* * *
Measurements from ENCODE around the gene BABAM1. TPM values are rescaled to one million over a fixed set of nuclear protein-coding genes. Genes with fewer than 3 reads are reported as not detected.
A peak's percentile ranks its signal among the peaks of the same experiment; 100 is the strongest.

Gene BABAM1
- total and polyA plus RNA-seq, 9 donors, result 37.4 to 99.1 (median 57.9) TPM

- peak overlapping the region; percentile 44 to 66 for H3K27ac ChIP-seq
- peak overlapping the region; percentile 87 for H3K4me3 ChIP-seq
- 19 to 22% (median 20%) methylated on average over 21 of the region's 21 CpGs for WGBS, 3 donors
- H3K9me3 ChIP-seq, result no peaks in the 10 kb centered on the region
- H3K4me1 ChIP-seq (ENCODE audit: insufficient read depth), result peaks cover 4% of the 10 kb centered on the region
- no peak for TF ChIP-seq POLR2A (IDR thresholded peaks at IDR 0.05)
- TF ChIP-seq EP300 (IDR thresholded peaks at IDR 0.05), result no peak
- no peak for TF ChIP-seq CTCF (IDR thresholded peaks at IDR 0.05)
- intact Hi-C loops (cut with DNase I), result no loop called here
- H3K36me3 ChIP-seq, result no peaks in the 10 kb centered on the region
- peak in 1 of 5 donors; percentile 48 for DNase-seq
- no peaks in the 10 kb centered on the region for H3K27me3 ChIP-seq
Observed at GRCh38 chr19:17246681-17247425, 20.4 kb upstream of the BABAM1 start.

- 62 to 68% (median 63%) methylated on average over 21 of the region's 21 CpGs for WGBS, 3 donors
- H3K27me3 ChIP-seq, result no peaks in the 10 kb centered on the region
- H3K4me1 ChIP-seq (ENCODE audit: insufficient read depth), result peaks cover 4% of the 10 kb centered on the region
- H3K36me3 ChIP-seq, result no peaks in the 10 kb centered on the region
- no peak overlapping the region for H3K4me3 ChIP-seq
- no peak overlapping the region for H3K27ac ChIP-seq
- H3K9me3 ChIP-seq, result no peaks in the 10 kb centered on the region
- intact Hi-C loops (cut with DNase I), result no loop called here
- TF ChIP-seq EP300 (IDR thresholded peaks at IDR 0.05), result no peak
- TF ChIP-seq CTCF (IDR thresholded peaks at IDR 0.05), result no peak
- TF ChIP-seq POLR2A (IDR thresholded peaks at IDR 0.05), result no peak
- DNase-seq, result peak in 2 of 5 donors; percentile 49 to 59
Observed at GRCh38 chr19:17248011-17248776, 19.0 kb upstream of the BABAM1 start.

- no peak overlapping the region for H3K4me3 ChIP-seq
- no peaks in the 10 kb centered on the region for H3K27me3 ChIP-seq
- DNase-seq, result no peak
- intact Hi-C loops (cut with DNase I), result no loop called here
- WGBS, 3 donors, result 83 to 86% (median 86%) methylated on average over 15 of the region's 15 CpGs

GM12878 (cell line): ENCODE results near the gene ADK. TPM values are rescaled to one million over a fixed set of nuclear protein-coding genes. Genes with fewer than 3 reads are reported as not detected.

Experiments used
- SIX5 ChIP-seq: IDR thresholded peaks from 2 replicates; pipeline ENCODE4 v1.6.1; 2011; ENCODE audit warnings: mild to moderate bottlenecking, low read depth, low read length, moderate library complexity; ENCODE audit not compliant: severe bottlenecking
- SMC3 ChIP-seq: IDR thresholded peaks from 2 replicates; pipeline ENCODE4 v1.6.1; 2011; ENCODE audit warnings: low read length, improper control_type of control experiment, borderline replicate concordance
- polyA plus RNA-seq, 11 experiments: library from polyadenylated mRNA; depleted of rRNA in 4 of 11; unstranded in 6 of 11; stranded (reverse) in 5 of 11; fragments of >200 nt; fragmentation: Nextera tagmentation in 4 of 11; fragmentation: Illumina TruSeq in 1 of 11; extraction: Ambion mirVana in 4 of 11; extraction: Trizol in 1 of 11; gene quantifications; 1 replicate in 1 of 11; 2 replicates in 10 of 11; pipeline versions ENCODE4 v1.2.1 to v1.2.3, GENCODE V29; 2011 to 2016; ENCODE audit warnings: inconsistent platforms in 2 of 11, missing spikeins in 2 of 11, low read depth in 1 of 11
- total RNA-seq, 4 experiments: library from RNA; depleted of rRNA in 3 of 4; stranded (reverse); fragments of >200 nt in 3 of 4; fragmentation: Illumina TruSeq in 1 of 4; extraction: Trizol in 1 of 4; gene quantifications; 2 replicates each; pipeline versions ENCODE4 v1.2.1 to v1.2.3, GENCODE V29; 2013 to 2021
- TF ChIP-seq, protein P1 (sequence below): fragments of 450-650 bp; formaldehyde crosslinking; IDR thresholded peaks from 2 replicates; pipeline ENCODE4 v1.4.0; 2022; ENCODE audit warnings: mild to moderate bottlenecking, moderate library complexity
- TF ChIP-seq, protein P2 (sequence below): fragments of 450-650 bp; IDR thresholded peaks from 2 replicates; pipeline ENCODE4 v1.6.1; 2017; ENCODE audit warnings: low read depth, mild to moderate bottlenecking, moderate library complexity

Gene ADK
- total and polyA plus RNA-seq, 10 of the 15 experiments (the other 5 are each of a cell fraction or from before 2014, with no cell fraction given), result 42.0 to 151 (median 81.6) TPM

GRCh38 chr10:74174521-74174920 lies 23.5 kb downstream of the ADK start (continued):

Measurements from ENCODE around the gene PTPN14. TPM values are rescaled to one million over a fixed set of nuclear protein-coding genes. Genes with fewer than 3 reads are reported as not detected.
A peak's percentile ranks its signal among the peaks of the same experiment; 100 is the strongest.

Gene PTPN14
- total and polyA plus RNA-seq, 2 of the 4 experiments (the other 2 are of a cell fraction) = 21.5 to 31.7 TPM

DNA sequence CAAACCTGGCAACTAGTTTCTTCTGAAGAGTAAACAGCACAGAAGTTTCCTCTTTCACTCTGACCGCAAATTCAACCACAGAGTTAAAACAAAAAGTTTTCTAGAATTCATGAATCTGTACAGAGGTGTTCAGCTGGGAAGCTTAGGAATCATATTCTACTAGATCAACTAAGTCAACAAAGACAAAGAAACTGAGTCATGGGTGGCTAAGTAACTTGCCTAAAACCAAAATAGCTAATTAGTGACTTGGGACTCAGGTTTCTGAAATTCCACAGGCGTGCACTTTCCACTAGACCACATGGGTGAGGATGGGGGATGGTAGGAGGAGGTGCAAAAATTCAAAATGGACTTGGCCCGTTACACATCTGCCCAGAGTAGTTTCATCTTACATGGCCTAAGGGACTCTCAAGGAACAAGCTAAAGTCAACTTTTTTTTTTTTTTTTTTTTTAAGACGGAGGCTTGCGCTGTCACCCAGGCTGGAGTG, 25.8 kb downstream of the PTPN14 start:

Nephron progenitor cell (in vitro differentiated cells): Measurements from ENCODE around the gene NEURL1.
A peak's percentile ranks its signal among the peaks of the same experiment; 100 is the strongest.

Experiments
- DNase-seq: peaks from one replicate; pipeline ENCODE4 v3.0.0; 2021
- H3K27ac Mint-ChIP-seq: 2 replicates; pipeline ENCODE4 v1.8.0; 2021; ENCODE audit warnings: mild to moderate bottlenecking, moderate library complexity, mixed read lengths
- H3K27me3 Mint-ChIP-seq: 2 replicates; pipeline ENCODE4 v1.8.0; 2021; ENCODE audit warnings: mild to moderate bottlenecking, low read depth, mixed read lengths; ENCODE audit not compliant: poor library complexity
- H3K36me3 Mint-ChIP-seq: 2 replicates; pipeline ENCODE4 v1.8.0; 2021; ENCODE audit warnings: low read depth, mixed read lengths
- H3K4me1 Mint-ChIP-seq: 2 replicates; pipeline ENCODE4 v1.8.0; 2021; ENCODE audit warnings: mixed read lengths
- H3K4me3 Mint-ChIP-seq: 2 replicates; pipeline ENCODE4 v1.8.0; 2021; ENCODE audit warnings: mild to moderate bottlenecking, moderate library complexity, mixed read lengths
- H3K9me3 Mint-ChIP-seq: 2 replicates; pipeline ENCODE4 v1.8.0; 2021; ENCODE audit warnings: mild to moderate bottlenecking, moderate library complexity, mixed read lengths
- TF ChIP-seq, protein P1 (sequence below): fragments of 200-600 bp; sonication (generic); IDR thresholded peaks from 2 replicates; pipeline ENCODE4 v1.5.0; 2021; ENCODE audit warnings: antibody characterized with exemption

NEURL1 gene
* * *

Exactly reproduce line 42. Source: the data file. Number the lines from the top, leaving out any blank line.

- TF ChIP-seq, protein P1 (sequence below): fragments of 450-650 bp; formaldehyde crosslinking; IDR thresholded peaks from 2 replicates; pipeline ENCODE4 v1.4.0; 2022; ENCODE audit warnings: mild to moderate bottlenecking, moderate library complexity